“We now all know in Jordan, beyond any doubt, how barbaric ISIS is,” said al-Momani, the government spokesman, using an acronym for the terror group. “Whoever doubted the unity of Jordan will now be proved wrong. Whoever doubts Jordan’s stern and lethal response will be proved wrong.”
Experts are divided over whether Jordan faces a greater threat from extremists outside its borders or from those within. In recent months, there have been signs of greater support for the Islamic State’s ideas among Jordan’s young and poor. Last year, the government intensified a crackdown on sympathizers of the Islamic State, which controls around a third of Syria and neighboring Iraq, and the al Qaeda branch in Syria.
The execution of the Jordanian pilot could also lead to a backlash against the terrorist group in Sunni-majority Jordan, where citizens have expressed ambivalence about the Islamic State. In a poll published last September by the Center for Strategic Studies at the University of Jordan, only 62 percent of Jordanians said they considered the Islamic State a terrorist organization.
David L. Phillips, a former State Department adviser on the Middle East, said he believes the pilot’s killing could backfire, antagonizing Sunnis against the extremists, including Sunni tribes in Iraq.
“They need to have a welcome from Sunni Arabs in Anbar Province (in Iraq) to maintain their operations,” said Phillips, director of the Program on Peace-building and Human Rights at Columbia University.
He said the extremist group’s recent military setbacks may have fueled the killings. “They need to compensate for that with increasingly gruesome killings of prisoners,” he said.
The ordeal of Lt. al-Kaseasbeh drew intense interest in Jordan, with many of its citizens increasingly rallying behind the fight against the terror group after he was shot down.
But at a tribal meeting place where the pilot’s relatives had waited for weeks for word on his fate, chants against Jordan’s king erupted, and some family members wept after news of his death was announced. An uncle shouted in Arabic: “I received a phone call from the chief of staff saying God bless his soul.”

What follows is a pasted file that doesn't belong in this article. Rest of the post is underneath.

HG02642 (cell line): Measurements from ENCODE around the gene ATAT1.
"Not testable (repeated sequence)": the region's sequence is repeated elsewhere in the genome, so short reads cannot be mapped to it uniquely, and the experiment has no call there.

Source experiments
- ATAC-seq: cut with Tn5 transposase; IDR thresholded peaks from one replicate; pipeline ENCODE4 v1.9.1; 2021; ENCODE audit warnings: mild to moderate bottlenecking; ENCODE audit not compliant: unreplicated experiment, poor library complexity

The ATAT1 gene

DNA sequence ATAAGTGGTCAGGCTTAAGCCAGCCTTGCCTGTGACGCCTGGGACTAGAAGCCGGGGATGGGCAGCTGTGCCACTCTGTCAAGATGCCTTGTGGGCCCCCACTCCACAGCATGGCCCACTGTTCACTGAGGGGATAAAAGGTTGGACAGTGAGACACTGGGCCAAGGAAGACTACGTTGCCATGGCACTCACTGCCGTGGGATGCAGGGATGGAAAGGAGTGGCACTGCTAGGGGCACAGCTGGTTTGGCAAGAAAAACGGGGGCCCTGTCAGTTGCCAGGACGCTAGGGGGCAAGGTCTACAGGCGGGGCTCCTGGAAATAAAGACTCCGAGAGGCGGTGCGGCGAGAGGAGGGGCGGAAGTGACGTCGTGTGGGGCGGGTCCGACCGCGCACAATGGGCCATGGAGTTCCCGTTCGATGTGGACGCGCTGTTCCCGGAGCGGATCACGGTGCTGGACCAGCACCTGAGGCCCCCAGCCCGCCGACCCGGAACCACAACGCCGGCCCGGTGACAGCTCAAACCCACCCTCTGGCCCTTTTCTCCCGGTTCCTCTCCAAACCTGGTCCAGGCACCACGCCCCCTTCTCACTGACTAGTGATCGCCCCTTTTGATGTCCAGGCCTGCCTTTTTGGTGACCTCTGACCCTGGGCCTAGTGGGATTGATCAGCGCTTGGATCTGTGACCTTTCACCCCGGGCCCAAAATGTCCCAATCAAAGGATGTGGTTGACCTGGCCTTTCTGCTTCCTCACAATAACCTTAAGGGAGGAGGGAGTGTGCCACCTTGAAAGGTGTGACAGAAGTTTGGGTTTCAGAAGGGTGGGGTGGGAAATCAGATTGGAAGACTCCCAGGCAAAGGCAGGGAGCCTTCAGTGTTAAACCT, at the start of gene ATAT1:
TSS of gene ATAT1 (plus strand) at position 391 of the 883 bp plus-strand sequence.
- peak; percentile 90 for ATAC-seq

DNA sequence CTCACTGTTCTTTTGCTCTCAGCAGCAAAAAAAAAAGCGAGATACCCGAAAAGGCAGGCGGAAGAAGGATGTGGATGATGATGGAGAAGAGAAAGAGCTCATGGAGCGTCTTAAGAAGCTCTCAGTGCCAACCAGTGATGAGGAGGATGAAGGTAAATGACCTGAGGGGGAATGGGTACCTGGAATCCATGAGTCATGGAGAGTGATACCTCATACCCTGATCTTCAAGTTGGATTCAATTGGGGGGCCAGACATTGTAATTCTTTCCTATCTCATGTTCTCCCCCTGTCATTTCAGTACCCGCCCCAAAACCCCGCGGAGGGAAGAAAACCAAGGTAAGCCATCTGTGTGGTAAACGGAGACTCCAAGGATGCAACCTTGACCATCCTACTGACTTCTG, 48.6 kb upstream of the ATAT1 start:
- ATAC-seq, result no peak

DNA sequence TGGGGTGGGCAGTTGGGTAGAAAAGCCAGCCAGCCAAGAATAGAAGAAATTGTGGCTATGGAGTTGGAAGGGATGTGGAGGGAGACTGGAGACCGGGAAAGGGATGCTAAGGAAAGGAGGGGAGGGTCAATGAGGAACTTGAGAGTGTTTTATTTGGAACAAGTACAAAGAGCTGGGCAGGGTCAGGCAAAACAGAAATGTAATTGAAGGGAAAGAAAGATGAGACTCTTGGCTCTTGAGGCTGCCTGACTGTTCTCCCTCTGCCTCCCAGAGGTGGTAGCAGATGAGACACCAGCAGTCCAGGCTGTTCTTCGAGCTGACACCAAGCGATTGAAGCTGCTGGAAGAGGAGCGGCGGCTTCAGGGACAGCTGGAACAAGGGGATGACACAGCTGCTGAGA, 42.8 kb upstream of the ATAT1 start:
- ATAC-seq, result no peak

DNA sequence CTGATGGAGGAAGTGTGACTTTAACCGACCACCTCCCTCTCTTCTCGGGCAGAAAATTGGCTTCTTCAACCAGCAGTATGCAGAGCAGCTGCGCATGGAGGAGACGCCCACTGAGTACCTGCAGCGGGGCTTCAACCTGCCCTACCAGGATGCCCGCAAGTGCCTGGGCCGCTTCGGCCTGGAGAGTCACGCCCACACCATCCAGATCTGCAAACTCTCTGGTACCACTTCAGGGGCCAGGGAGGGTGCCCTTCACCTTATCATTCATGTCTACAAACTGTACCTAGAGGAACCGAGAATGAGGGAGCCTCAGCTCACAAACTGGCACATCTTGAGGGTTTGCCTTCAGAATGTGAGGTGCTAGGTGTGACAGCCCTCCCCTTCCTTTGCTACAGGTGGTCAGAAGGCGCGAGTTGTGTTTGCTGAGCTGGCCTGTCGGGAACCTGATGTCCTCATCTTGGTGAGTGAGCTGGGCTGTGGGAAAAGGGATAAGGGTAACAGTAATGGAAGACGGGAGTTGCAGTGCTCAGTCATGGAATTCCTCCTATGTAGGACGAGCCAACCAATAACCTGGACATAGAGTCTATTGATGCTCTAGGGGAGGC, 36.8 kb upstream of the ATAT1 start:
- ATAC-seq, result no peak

In the video, the burned man wore orange clothes similar to those worn by other foreign Islamic State captives who have been killed since the U.S.-led coalition started bombing the militants in July.
In the video, Lt. al-Kaseasbeh was led through the ruins of a building, which appeared to have been destroyed by an airstrike. He was then seen in a cage at the same site, with a line of flames ignited by an Islamic State militant creeping toward the cage, then engulfing him.
The Islamic State has released videos showing the beheadings of five U.S. and British hostages and said that it killed two Japanese captives in the same way. It has meted out the same treatment to many more Arab prisoners, including Syrian government soldiers.
The militants have stepped up the gruesome killings while coming under increased military pressure from the airstrikes and a ground campaign by Kurdish and Iraqi troops to reverse their territorial gains in Iraq and Syria.
• This article is based in part on wire service dispatches.